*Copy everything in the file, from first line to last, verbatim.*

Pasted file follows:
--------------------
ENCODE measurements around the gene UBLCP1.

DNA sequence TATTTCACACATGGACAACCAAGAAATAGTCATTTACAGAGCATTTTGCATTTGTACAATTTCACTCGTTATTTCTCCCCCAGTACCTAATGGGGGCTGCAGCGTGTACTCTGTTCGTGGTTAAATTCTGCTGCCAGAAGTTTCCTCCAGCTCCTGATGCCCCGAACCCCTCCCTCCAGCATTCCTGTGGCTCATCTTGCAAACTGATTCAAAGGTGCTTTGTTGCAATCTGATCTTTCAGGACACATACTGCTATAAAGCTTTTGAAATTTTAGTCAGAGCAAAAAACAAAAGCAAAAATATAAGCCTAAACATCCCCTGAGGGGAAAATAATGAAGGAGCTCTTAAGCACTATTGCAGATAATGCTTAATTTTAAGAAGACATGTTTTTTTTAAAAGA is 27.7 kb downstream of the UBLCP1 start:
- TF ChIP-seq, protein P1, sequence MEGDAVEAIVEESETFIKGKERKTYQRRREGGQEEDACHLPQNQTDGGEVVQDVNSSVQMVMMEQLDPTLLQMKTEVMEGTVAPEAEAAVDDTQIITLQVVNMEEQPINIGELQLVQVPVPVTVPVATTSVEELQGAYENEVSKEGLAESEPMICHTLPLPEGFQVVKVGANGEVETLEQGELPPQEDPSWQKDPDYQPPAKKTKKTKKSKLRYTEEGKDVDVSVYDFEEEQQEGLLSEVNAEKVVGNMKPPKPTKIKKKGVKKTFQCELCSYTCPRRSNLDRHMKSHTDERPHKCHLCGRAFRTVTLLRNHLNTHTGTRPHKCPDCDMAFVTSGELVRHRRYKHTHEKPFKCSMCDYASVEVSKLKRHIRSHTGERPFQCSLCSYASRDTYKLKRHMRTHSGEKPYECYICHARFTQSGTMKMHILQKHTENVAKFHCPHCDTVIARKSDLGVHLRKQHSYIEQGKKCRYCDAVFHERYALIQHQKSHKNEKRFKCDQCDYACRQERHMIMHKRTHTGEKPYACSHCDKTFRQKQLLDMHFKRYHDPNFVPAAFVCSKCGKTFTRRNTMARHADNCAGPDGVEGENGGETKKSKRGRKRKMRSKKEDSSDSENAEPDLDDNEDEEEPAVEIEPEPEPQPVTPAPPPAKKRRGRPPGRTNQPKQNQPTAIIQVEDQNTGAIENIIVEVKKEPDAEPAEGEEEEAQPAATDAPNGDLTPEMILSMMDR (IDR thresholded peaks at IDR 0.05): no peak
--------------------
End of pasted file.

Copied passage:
ENCODE measurements around the gene UBLCP1.

DNA sequence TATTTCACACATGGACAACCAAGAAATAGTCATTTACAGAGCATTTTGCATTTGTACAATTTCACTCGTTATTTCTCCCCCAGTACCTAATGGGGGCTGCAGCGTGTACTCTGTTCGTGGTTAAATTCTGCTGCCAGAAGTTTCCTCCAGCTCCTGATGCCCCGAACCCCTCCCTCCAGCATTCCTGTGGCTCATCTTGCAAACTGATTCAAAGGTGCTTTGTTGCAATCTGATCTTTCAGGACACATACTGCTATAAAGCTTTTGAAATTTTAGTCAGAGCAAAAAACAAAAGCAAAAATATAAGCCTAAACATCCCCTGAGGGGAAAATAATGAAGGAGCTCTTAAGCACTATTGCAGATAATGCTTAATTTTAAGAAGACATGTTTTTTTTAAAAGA is 27.7 kb downstream of the UBLCP1 start:
- TF ChIP-seq, protein P1, sequence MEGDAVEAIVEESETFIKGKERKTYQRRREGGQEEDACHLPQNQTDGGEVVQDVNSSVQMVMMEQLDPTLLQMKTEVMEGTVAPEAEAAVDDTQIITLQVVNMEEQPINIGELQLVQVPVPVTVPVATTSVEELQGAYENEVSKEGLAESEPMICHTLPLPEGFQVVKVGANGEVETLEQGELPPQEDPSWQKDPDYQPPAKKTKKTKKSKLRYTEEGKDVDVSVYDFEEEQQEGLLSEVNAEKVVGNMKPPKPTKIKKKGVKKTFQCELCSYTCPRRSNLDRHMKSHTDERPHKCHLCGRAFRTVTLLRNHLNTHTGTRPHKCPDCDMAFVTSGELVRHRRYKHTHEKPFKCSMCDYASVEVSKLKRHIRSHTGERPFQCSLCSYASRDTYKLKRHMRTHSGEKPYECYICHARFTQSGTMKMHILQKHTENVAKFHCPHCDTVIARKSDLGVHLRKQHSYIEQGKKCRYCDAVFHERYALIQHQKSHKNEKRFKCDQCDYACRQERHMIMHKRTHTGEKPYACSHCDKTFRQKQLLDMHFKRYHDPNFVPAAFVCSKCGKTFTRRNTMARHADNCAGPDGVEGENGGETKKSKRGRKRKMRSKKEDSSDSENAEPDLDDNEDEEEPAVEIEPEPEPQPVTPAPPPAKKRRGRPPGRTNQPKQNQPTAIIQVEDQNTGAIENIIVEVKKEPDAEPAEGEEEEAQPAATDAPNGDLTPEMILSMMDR (IDR thresholded peaks at IDR 0.05): no peak